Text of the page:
I never told her how close I came to shooting the piano, mostly because she was busy with Glen, the womanizing truck driver she pretended to marry in Tahoe, who later left her for a gum-smackin’ poodle groomer with a platinum up-do, frosted nails and lipstick, and leopard print miniskirts. Her reason for the sham marriage is part of yet another story.

I also believe Glen was Mom’s last-ditch effort to be heterosexual, and that leads to another story for another time.

The tales I’m telling now are reminding me of so many I’ve forgotten, and there’s no evidence that this twisted river will run dry in the near future. What a relief. It seems I’ve got what it takes to compete in Dysfunctiondome.

me and guns_public domain
At least my finger isn’t on the trigger. Yet.

The Malicious Mind

I’m starting to wonder if my brain has a vendetta against me. There doesn’t seem to be a limit to fears it can invent.

Paul knows that when he leaves the house in the morning and I say, “Be safe,” what I’m really telling him is:

Please don’t get into a massive fireball of a car wreck. Generally speaking, come home alive, preferably not maimed.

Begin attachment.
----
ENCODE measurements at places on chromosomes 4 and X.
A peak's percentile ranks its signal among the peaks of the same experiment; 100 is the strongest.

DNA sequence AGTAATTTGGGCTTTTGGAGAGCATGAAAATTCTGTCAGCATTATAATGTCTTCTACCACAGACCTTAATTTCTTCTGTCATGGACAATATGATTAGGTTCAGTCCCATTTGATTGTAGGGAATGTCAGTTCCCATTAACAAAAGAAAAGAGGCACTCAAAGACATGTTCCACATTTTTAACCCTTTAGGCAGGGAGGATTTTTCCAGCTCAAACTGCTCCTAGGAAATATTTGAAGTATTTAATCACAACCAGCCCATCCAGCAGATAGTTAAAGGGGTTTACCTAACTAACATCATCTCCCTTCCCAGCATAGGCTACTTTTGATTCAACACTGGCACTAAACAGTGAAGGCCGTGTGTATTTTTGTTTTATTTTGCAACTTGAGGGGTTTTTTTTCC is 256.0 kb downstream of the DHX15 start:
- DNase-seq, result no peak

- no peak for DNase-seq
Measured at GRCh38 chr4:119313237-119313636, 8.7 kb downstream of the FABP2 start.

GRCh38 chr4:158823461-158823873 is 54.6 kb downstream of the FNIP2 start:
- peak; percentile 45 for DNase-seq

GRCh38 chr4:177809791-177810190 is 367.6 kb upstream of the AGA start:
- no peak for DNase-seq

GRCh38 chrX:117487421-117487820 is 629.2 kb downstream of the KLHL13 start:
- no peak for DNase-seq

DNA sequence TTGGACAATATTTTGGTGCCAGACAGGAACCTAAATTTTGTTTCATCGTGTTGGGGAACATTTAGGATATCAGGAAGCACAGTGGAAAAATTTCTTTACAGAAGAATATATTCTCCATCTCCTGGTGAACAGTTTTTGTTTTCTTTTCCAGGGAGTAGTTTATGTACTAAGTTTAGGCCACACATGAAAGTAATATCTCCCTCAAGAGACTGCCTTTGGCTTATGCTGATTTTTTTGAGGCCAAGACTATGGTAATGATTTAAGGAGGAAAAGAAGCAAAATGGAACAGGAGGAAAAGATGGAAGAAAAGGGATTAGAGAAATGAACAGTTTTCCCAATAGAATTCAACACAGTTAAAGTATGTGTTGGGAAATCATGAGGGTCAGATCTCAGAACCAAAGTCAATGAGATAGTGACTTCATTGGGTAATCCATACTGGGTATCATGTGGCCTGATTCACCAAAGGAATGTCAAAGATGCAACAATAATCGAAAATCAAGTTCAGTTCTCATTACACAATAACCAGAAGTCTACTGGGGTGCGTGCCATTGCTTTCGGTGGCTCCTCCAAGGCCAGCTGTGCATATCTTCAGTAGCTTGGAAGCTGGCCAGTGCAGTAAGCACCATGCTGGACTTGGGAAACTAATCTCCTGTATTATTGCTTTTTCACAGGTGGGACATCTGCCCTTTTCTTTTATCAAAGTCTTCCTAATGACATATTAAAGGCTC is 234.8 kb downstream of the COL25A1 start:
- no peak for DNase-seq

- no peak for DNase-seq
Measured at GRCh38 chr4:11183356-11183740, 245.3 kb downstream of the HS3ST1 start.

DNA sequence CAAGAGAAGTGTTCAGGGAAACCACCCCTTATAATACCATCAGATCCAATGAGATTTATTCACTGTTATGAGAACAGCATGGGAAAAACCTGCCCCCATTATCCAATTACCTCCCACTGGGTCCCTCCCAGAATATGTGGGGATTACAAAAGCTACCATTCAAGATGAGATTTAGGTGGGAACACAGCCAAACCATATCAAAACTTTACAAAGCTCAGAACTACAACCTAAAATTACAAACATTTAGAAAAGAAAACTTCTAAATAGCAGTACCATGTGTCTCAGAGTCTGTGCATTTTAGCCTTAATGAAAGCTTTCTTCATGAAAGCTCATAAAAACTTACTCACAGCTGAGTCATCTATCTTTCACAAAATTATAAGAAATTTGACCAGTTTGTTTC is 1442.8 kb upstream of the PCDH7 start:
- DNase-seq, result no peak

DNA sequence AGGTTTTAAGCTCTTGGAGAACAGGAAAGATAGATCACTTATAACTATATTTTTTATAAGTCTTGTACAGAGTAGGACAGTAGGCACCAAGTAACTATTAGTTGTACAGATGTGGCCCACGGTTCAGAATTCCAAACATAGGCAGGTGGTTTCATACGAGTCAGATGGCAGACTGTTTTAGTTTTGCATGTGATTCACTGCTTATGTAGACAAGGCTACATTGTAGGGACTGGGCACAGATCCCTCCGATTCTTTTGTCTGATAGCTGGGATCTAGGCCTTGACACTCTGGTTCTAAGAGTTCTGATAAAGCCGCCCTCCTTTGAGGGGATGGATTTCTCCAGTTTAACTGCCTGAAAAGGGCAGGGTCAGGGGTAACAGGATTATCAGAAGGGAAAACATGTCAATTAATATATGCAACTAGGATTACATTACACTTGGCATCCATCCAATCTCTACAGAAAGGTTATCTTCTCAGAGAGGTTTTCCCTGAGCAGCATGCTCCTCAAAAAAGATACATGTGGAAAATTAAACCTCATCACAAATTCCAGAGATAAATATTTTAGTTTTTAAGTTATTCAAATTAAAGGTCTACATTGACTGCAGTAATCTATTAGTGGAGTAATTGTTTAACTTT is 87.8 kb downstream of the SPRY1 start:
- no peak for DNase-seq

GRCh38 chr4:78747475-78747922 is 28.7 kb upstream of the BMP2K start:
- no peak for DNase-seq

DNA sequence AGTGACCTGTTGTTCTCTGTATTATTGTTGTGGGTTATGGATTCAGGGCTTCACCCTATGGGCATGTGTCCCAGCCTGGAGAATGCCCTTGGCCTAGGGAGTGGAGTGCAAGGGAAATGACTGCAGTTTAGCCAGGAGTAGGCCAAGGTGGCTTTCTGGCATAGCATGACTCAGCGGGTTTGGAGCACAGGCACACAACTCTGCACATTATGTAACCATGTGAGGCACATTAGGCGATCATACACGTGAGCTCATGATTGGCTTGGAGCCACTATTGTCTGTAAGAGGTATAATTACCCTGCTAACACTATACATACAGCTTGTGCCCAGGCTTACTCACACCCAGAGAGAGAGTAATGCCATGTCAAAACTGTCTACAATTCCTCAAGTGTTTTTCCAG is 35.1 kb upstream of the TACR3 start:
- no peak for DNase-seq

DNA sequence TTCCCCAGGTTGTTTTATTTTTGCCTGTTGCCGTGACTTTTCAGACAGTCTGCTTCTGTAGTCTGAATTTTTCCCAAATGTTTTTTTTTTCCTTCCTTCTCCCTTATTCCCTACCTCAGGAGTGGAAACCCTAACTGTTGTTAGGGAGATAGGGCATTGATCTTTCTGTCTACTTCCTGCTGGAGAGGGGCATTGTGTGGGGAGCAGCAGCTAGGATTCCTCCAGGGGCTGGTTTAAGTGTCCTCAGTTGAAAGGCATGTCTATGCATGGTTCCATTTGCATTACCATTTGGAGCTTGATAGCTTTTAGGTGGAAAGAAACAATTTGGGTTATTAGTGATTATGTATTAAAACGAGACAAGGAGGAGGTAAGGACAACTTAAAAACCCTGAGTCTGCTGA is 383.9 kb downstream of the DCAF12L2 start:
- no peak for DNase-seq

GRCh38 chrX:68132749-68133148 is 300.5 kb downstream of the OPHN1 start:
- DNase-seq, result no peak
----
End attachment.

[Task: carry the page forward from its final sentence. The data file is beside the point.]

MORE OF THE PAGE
He’s pretty cool about it because he’s a freak who sees the positive in life. He always gets the great parking space, so why wouldn’t he see sunshine everywhere? It’s irritating.

I might be pushing my luck, though. The other day I finally confessed a new paranoiac low that may include a trace of the psychotic. He headed out the door to go rowing, and of course I said, “Be safe.”

Then I told him what I really mean:

Please don’t be murdered by a sniper hiding in bushes along the canal.

I know, right? But this fear seems reasonable to me. All they’d have to do is lead him a little.

My mind keeps telling me this is a legitimate concern despite the fact that I’ve never read a news report involving snipers and rowers. So whatever I did to piss it off, it’s not done punishing me. Bastard.

Paul’s finally shocked. Well done, me?

the-rowing-bath
Bonus: fewer snipers